TULSA, Okla. (KFOR) – The Chief of the Tulsa Police Department gave a detailed timeline of events that explains the relationship between Dr. Preston Phillips, one of the victims from Wednesday’s mass shooting, and Michael Louis, the suspect.

image of shooting victim
Dr. Preston Phillips. Image courtesy St. Francis Hospital System

Tulsa Chief of Police Wendell Franklin said that on May 19, Louis went in to see Dr. Phillips for a back surgery. Louis was released from the hospital on May 24.

In the days following his release, Louis made calls to Dr. Phillips, claiming he had continued back pain and that he needed more treatment.

When police were asked if Louis was seeking more opioids, Chief Franklin and St. Francis staff were not able to give a definitive answer.

Chief Franklin did confirm that Louis legally purchased the AR-15 used in the shooting at 2 p.m. on Wednesday, hours before the attack.

Police said Louis entered through the second-floor garage, the same floor Dr. Phillips had his office.

Michael Louis mugshot
Michael Louis

At the scene, there was a note found on the suspect’s body. It explained Louis’ intent to kill Dr. Phillips and anyone else that got in his way.

“He blamed Dr. Phillips for the ongoing pain following the surgery,” said Wendell Franklin, Tulsa Chief of Police.

Wednesday afternoon, three other people were gunned down by Louis.

The victims were Dr. Stephanie Husen, Amanda Glenn, a receptionist, and William Love, a patient.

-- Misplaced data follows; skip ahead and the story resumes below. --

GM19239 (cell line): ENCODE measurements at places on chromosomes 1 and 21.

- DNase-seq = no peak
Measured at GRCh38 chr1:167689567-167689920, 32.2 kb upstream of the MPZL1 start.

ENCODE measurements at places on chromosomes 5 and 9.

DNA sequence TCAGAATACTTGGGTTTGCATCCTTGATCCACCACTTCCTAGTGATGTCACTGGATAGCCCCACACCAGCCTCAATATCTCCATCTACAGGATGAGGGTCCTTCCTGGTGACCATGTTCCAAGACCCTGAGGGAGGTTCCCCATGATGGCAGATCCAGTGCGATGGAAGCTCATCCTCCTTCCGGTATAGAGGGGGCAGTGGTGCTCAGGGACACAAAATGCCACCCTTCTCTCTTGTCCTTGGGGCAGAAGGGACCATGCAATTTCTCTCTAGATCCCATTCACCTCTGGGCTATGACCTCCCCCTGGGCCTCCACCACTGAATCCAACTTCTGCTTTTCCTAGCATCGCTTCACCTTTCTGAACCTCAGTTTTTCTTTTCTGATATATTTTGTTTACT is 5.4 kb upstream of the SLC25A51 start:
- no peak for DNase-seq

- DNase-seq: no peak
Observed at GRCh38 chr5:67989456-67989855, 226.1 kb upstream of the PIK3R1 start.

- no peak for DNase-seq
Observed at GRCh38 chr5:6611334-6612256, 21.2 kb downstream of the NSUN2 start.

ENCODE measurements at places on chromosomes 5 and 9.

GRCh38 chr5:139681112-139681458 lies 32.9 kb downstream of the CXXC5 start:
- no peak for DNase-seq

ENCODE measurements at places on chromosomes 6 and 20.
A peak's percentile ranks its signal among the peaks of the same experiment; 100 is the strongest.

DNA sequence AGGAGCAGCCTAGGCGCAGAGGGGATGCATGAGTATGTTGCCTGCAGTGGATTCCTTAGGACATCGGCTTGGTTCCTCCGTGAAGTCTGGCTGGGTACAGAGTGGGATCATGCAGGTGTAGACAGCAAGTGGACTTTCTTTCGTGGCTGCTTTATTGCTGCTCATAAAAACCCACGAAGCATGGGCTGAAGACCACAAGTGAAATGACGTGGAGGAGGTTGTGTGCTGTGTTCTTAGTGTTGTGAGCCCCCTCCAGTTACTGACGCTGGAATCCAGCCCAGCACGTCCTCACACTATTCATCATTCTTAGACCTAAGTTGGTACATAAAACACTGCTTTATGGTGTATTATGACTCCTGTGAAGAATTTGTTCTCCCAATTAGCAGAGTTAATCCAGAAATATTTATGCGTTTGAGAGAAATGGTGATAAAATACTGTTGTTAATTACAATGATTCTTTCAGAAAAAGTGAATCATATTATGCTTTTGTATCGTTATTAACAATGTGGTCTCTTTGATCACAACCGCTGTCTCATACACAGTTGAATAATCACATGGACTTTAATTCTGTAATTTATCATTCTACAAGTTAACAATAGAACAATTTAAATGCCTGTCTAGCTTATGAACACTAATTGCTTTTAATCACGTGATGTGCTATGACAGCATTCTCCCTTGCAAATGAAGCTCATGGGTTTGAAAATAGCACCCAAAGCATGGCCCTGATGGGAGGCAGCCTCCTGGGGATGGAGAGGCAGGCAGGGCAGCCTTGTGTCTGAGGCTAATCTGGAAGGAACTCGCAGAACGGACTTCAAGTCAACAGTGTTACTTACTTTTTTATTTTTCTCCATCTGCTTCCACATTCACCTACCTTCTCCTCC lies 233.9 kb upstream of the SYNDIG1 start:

Love was rushed to the emergency room where he later died.

“The family of Mr. Love, I’m so sorry we couldn’t save you,” said Dr. Ryan Parker, Associate Chief Medical Officer. “We are grieving with you.”

(L-R) Dr. Preston Phillips, Dr. Stephanie Husen, receptionist Amanda Glenn, and patron William Love
(L-R) Dr. Preston Phillips, Dr. Stephanie Husen, receptionist Amanda Glenn, and patron William Love

Chief Franklin described how quickly police arrived on scene and entered the building.

It took within four minutes of the first 9-1-1 call for officers to enter the first floor. Once inside they approached the second floor and identified themselves. That is when they heard what is assumed as the final shot, the one with which Louis took his own life.

Photo goes with story
The scene of an active shooter situation at the Natalie Building, which is part of St. Francis Hospital, in Tulsa. Photo from Tulsa Police Department.

Chief Franklin praised his officers for their response. He said they did not hesitate to enter the building and search for the shooter.

“We have all trained together. We’ve all worked together. We know each other’s tendencies through that work. So when we get that call, we are going to disregard any safety measures that we might have for selves, and we are going to go in the building to deal with the threat. Our philosophy is we will stop the threat and we will do that by any means necessary,” said Chief Franklin.

Dr. Cliff Robertson, CEO of St. Francis, could hardly fathom the realization that this was a premeditated attack on Dr. Phillips.

“Dr. Phillips was the consummate gentleman. He was — he is — a man that we should all strive to emulate. And…of everybody…you know, the fact that some…individual…would go after Dr. Phillips is mind blowing,” said Dr. Cliff Robertson, CEO of St. Francis Hospital.